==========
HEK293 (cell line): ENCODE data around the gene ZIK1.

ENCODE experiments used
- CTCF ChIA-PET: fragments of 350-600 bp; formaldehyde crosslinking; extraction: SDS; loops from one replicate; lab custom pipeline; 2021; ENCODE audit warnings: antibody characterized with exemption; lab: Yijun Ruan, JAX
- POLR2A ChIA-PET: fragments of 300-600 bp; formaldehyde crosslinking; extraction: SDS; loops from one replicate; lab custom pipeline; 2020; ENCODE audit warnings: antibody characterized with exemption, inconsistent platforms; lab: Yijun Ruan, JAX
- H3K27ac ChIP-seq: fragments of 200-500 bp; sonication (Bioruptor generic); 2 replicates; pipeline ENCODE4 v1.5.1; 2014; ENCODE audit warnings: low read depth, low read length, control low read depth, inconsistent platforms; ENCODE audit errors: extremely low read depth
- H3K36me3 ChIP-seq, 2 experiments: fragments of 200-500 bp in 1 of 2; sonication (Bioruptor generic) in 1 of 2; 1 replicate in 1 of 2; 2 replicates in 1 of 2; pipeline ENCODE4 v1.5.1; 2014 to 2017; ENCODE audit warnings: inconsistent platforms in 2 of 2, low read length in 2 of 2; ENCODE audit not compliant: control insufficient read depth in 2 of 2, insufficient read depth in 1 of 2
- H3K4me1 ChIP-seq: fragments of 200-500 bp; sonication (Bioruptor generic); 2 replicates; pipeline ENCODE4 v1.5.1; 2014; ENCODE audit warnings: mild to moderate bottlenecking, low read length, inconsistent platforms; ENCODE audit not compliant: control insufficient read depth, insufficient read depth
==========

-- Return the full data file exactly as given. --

HEK293 (cell line): ENCODE data around the gene ZIK1.

ENCODE experiments used
- CTCF ChIA-PET: fragments of 350-600 bp; formaldehyde crosslinking; extraction: SDS; loops from one replicate; lab custom pipeline; 2021; ENCODE audit warnings: antibody characterized with exemption; lab: Yijun Ruan, JAX
- POLR2A ChIA-PET: fragments of 300-600 bp; formaldehyde crosslinking; extraction: SDS; loops from one replicate; lab custom pipeline; 2020; ENCODE audit warnings: antibody characterized with exemption, inconsistent platforms; lab: Yijun Ruan, JAX
- H3K27ac ChIP-seq: fragments of 200-500 bp; sonication (Bioruptor generic); 2 replicates; pipeline ENCODE4 v1.5.1; 2014; ENCODE audit warnings: low read depth, low read length, control low read depth, inconsistent platforms; ENCODE audit errors: extremely low read depth
- H3K36me3 ChIP-seq, 2 experiments: fragments of 200-500 bp in 1 of 2; sonication (Bioruptor generic) in 1 of 2; 1 replicate in 1 of 2; 2 replicates in 1 of 2; pipeline ENCODE4 v1.5.1; 2014 to 2017; ENCODE audit warnings: inconsistent platforms in 2 of 2, low read length in 2 of 2; ENCODE audit not compliant: control insufficient read depth in 2 of 2, insufficient read depth in 1 of 2
- H3K4me1 ChIP-seq: fragments of 200-500 bp; sonication (Bioruptor generic); 2 replicates; pipeline ENCODE4 v1.5.1; 2014; ENCODE audit warnings: mild to moderate bottlenecking, low read length, inconsistent platforms; ENCODE audit not compliant: control insufficient read depth, insufficient read depth